The 3rd Congressional District’s Duncan, on the House Energy and Commerce Committee, has been pinned as a potential nuclear waste and nuclear energy leader. Duncan is “the one I usually mention” when asked who to watch in Congress, U.S. Rep. John Shimkus, a retiring Illinois Republican and Yucca Mountain crusader, has said. Duncan has repeatedly pitched Yucca Mountain, what was to be a nuclear storehouse in remote Nevada, as the lawful solution to a nationwide nuclear-waste bottleneck.
“Both Sen. Graham and Congressman Wilson have certainly been shields and advocates for the site,” Osbon said, “but I wouldn’t sell short the contributions of Jeff Duncan.”
And Clyburn, the influential House majority whip, has had a hand in elevating the profiles of Palmetto State historically Black colleges and universities and fleshing out their nuclear industry networks, bettering the workforce pipeline. (Tom Foster, once Savannah River Remediation’s president and project manager, has suggested Clyburn’s passion for empowering HBCUs is evident.)
“An internship can be a game-changer that opens doors, builds experience and offers an excellent test-drive for both students and employers,” Clyburn said earlier this year of an education and workforce agreement. “This is an outstanding, comprehensive effort to prepare students for the many current and future career opportunities right here in South Carolina, at the Savannah River Site.”
Some see Clyburn as instrumental in keeping the site healthy — an across-the-aisle power broker that monitors the region and, often behind the scenes, people said, seeks for it steady support. The majority whip’s early backing of President-elect Joe Biden, and their chumminess, overall, could prove fruitful in the future.
“He has always been strong with finding funding for us,” Jameson said. “So it’s the same deal. His knowledge of the site. His ability to produce. And his staff’s knowledge.”
The Savannah River Site of old — constructed as the U.S. and the Soviet Union locked horns — was a dedicated production hub designed to churn out tritium and plutonium, key nuclear weapon ingredients. While plutonium production at SRS ceased years ago, the tritium mission bounds forward.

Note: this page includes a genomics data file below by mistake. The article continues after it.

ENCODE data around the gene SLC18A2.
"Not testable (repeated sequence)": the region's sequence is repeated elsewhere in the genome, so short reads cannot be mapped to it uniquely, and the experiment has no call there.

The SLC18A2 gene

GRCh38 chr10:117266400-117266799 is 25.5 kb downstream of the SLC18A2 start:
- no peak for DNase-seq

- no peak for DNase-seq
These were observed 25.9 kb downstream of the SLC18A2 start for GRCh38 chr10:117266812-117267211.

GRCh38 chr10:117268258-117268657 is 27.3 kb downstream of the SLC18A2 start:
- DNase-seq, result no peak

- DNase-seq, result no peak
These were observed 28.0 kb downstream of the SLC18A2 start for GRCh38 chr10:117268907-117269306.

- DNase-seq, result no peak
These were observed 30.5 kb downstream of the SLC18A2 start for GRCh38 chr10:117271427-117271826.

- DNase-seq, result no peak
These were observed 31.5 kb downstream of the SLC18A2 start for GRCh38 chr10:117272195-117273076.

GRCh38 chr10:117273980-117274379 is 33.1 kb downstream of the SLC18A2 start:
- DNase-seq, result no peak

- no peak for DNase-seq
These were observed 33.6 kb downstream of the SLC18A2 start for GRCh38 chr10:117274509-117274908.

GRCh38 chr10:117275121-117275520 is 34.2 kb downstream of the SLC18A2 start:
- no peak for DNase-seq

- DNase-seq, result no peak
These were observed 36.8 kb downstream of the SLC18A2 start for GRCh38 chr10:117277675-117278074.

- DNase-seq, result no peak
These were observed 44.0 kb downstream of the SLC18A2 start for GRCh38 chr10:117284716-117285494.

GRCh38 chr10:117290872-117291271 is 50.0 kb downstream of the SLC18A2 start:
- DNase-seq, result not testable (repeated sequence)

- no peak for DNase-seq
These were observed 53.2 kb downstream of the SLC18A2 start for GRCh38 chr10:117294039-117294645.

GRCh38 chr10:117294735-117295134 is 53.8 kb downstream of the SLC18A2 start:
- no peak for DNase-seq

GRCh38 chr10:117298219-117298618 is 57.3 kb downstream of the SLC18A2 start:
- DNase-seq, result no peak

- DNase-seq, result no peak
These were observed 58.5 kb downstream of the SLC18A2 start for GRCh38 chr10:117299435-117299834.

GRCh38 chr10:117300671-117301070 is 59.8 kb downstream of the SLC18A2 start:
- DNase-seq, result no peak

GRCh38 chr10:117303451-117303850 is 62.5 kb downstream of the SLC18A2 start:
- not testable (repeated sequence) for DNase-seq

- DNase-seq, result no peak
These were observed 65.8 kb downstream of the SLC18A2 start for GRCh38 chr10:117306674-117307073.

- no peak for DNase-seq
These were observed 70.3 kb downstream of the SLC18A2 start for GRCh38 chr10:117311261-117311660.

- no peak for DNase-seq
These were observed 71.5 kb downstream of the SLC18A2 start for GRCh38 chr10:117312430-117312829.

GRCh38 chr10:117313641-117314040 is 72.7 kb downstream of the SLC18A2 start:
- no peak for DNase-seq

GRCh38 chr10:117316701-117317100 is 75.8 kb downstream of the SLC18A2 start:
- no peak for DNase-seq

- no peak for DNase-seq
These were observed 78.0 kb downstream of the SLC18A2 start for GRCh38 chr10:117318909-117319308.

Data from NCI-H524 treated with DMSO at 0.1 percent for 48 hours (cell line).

The contemporary Savannah River Site has feet in at least two worlds: nuclear cleanup and national defense. The former, overseen by the Energy Department’s Environmental Management office, is the sort of job one works oneself out of; eventually, cleanup, by no means a simple or cheap task, will finish. The latter, an immensely complex and expensive portfolio tethered to the National Nuclear Security Administration, is expected to grow.
“Today,” state Rep. Bill Taylor, R-Aiken, has said, “SRS’s future looks similar to the critical missions that gave it birth 70 years ago — national defense.”
The gradually shifting landscape at the 310-square-mile nuclear reserve puts a premium on familiarity, local officials said. Knowledge and knowhow translates to less time playing catchup and more time advocating, pursuing, dealmaking.
“It keeps us from starting from scratch and having to prepare briefing books and trying to go over things a step at a time,” the chamber president said. “We’ve done that before with newly elected officials.”